However, customer service issues and value for money are two important concerns that have been raised in the past. According to Capterra reviews, reporting capabilities are very manual, and it is not easy to pull together stats on any given metric. Lastly, Kibo grew through several acquisitions. Therefore, it may have its own share of challenges with integrations and customer support.
Manhattan OMS provides the ability to manage the life cycle of inbound and outbound customer transactions, regardless of channel. The software can initiate and manage the end-to-end life cycle of an order, and it provides a single source of truth for customer orders and orchestrates each step of the buyer journey.
Companies can get a real-time view of transactions and global inventory. By leveraging one system of customer orders across all channels, brands, and geographies, merchants can improve omnichannel capabilities and the customer experience.
However, although Manhattan OMS is one of the more popular order management system examples in this list, it does have some drawbacks. One major criticism is that it’s difficult to extend the functionality of the OMS with integrations. Furthermore, the software is not backed by a comprehensive commerce platform. Manhattan offers a feature-rich order management system that best fits enterprises with complex business needs, a big technology budget, and a large development team.
Fluent order management software offers advanced inventory and order management across digital channels and stores. Their OMS system is a cloud-native, multitenant platform with an API-first approach that lets you adapt business processes and decisions to manage fulfillment locations and networks of locations. The system offers all the fulfillment options customers expect but also keeps the processes that make your business unique.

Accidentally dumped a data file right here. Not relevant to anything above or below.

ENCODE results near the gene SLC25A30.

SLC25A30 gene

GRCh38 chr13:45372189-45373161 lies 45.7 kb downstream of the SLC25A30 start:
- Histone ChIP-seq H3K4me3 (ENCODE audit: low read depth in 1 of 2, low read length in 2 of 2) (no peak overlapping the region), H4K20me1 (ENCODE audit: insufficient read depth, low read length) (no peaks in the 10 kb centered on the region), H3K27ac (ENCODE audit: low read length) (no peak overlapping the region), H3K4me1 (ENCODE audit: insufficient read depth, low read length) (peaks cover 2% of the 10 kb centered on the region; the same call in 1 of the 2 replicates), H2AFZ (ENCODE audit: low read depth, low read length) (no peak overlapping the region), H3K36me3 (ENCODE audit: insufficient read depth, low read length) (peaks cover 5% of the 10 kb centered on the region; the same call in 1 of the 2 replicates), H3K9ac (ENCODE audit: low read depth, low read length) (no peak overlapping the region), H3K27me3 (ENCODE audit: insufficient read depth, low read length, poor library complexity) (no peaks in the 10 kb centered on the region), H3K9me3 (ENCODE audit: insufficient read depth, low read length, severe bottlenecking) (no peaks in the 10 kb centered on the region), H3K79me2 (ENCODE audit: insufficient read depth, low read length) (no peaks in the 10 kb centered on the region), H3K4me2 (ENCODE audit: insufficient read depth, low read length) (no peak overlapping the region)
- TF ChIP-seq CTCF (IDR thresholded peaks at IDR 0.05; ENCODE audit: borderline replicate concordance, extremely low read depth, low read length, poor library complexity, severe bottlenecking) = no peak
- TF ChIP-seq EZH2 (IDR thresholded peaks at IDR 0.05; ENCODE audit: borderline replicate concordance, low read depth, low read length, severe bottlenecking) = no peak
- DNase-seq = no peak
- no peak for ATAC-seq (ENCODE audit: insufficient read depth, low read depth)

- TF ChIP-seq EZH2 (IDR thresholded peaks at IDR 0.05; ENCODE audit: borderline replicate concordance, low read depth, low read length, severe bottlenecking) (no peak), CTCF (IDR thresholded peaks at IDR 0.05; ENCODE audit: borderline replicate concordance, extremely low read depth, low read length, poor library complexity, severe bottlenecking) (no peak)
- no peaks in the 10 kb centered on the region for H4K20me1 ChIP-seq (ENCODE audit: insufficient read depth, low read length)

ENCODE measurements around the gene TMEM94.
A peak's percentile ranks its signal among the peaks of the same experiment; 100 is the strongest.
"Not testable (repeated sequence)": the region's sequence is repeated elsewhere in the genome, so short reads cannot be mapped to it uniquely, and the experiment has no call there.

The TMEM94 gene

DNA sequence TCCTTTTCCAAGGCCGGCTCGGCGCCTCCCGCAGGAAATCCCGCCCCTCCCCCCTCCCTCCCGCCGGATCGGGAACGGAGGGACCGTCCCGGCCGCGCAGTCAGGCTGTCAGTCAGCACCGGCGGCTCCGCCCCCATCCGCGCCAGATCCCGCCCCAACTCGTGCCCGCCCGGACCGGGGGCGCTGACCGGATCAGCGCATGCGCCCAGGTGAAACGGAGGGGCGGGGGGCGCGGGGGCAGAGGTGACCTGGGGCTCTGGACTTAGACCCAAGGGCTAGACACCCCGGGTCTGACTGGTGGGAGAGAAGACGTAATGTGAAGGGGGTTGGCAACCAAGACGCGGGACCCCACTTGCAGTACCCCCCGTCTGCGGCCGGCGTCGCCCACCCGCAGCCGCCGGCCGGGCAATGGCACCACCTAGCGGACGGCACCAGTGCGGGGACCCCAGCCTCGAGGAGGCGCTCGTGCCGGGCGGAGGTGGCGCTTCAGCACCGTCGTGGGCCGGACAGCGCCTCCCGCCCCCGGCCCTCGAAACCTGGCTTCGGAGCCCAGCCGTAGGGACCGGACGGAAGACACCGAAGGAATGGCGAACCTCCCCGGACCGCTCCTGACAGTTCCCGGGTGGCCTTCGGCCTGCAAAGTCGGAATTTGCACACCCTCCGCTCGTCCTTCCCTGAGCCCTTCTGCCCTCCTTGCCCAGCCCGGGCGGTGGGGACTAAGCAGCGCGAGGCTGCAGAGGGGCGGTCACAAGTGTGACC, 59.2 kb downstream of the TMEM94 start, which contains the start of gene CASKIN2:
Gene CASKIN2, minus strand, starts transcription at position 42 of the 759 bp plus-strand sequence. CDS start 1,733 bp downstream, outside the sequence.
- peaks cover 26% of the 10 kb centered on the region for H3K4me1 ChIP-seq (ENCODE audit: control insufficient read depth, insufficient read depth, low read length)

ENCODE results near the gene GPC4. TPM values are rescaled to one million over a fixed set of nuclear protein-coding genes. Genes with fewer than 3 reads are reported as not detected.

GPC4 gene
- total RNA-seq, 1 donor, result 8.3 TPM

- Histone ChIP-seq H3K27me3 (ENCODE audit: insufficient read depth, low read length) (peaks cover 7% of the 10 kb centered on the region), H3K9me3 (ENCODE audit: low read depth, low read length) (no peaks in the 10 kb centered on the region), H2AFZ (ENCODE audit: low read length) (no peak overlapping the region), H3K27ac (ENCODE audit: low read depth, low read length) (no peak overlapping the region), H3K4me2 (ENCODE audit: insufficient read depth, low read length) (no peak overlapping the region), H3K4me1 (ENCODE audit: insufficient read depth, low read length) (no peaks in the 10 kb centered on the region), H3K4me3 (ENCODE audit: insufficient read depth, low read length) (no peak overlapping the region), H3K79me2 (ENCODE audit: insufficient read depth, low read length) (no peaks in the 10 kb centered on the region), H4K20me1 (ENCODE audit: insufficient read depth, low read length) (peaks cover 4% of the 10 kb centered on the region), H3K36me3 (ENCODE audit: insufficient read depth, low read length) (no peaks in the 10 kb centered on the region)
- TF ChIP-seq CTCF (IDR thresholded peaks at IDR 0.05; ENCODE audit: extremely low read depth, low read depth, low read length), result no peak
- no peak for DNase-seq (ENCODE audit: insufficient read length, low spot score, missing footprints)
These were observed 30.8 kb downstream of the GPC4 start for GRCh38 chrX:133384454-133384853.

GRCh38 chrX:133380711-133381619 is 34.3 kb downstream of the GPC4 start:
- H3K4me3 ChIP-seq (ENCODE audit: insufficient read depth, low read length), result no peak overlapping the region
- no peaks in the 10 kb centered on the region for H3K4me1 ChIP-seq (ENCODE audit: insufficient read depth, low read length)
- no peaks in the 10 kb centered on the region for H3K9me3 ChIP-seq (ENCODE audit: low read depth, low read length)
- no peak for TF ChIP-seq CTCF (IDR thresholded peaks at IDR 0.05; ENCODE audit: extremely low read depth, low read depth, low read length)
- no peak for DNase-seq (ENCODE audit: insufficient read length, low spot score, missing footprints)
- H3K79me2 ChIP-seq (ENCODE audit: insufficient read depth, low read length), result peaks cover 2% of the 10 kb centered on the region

That being said, Fluent Commerce is also not backed by a comprehensive commerce platform, similar to Manhattan OMS.
fabric OMS is a distributed order management (DOM) system that is purpose-built for mid-market and enterprise retail brands to help deliver superior fulfillment experiences to their customers. With new state-of-the-art, multitenant cloud architecture built on Amazon Web Services (AWS), fabric’s modular and scalable order orchestration software has become more powerful, flexible, and cost-effective than ever before.
fabric OMS is built to support modern distributed commerce models, including buy-online-pickup-in-store (BOPIS), ship-to-store (for store pick up or replenishment), and store fulfillment (as mini distribution centers) models. Not only does it provide enterprise-level inventory visibility with network aggregation, but teams can stand up and update order fulfillment logic without writing code, which reduces the strain on developer resources.
If you’re interested in learning more about fabric OMS or would like to schedule a demo of its latest features and functions, get in touch with us here.